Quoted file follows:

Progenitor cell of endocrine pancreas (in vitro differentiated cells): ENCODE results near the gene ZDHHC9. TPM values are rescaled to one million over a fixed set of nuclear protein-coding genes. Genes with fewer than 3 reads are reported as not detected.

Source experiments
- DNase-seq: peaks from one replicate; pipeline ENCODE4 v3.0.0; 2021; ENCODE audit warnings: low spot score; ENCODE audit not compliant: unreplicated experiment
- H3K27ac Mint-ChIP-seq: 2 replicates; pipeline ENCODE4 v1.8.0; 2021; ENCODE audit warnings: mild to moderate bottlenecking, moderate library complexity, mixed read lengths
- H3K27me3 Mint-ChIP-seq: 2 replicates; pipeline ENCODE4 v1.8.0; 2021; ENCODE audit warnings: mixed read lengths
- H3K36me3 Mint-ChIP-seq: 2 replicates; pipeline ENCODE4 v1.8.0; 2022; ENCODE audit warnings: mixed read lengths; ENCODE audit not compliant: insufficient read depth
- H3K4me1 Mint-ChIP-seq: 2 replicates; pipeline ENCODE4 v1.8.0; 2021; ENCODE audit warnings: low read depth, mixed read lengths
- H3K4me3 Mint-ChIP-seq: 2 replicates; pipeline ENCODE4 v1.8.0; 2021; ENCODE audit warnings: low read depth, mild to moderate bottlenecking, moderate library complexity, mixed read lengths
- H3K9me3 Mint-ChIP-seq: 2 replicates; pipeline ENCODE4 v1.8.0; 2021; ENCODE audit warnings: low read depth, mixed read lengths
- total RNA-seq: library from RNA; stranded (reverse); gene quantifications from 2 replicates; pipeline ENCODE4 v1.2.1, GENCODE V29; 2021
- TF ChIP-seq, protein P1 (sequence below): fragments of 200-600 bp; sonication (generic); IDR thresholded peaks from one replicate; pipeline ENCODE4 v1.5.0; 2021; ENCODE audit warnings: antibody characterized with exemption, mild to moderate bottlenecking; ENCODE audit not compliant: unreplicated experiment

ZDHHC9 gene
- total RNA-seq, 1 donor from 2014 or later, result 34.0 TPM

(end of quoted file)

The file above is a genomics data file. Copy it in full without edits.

Progenitor cell of endocrine pancreas (in vitro differentiated cells): ENCODE results near the gene ZDHHC9. TPM values are rescaled to one million over a fixed set of nuclear protein-coding genes. Genes with fewer than 3 reads are reported as not detected.

Source experiments
- DNase-seq: peaks from one replicate; pipeline ENCODE4 v3.0.0; 2021; ENCODE audit warnings: low spot score; ENCODE audit not compliant: unreplicated experiment
- H3K27ac Mint-ChIP-seq: 2 replicates; pipeline ENCODE4 v1.8.0; 2021; ENCODE audit warnings: mild to moderate bottlenecking, moderate library complexity, mixed read lengths
- H3K27me3 Mint-ChIP-seq: 2 replicates; pipeline ENCODE4 v1.8.0; 2021; ENCODE audit warnings: mixed read lengths
- H3K36me3 Mint-ChIP-seq: 2 replicates; pipeline ENCODE4 v1.8.0; 2022; ENCODE audit warnings: mixed read lengths; ENCODE audit not compliant: insufficient read depth
- H3K4me1 Mint-ChIP-seq: 2 replicates; pipeline ENCODE4 v1.8.0; 2021; ENCODE audit warnings: low read depth, mixed read lengths
- H3K4me3 Mint-ChIP-seq: 2 replicates; pipeline ENCODE4 v1.8.0; 2021; ENCODE audit warnings: low read depth, mild to moderate bottlenecking, moderate library complexity, mixed read lengths
- H3K9me3 Mint-ChIP-seq: 2 replicates; pipeline ENCODE4 v1.8.0; 2021; ENCODE audit warnings: low read depth, mixed read lengths
- total RNA-seq: library from RNA; stranded (reverse); gene quantifications from 2 replicates; pipeline ENCODE4 v1.2.1, GENCODE V29; 2021
- TF ChIP-seq, protein P1 (sequence below): fragments of 200-600 bp; sonication (generic); IDR thresholded peaks from one replicate; pipeline ENCODE4 v1.5.0; 2021; ENCODE audit warnings: antibody characterized with exemption, mild to moderate bottlenecking; ENCODE audit not compliant: unreplicated experiment

ZDHHC9 gene
- total RNA-seq, 1 donor from 2014 or later, result 34.0 TPM